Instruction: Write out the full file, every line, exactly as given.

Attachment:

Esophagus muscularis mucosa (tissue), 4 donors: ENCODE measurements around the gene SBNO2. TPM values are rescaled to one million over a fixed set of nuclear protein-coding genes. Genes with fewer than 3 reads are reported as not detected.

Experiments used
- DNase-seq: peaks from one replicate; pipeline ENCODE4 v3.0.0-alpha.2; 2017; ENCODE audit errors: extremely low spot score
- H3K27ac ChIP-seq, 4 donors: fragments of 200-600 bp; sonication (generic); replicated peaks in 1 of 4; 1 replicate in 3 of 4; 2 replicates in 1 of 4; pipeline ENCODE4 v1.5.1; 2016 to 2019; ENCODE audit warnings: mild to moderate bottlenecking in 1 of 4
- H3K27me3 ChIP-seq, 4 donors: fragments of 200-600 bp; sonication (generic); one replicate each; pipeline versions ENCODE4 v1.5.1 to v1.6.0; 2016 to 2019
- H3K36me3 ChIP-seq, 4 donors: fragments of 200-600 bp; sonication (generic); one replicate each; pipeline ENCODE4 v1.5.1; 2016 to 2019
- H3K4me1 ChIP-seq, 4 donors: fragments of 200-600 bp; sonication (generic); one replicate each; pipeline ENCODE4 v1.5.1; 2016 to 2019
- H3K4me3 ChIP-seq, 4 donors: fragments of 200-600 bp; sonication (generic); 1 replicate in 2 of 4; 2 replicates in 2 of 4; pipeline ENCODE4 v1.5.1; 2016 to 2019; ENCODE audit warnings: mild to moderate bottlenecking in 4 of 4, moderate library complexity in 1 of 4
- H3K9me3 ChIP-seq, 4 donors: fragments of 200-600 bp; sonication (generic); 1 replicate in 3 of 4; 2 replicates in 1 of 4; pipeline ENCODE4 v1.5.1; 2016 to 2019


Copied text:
Esophagus muscularis mucosa (tissue), 4 donors: ENCODE measurements around the gene SBNO2. TPM values are rescaled to one million over a fixed set of nuclear protein-coding genes. Genes with fewer than 3 reads are reported as not detected.

Experiments used
- DNase-seq: peaks from one replicate; pipeline ENCODE4 v3.0.0-alpha.2; 2017; ENCODE audit errors: extremely low spot score
- H3K27ac ChIP-seq, 4 donors: fragments of 200-600 bp; sonication (generic); replicated peaks in 1 of 4; 1 replicate in 3 of 4; 2 replicates in 1 of 4; pipeline ENCODE4 v1.5.1; 2016 to 2019; ENCODE audit warnings: mild to moderate bottlenecking in 1 of 4
- H3K27me3 ChIP-seq, 4 donors: fragments of 200-600 bp; sonication (generic); one replicate each; pipeline versions ENCODE4 v1.5.1 to v1.6.0; 2016 to 2019
- H3K36me3 ChIP-seq, 4 donors: fragments of 200-600 bp; sonication (generic); one replicate each; pipeline ENCODE4 v1.5.1; 2016 to 2019
- H3K4me1 ChIP-seq, 4 donors: fragments of 200-600 bp; sonication (generic); one replicate each; pipeline ENCODE4 v1.5.1; 2016 to 2019
- H3K4me3 ChIP-seq, 4 donors: fragments of 200-600 bp; sonication (generic); 1 replicate in 2 of 4; 2 replicates in 2 of 4; pipeline ENCODE4 v1.5.1; 2016 to 2019; ENCODE audit warnings: mild to moderate bottlenecking in 4 of 4, moderate library complexity in 1 of 4
- H3K9me3 ChIP-seq, 4 donors: fragments of 200-600 bp; sonication (generic); 1 replicate in 3 of 4; 2 replicates in 1 of 4; pipeline ENCODE4 v1.5.1; 2016 to 2019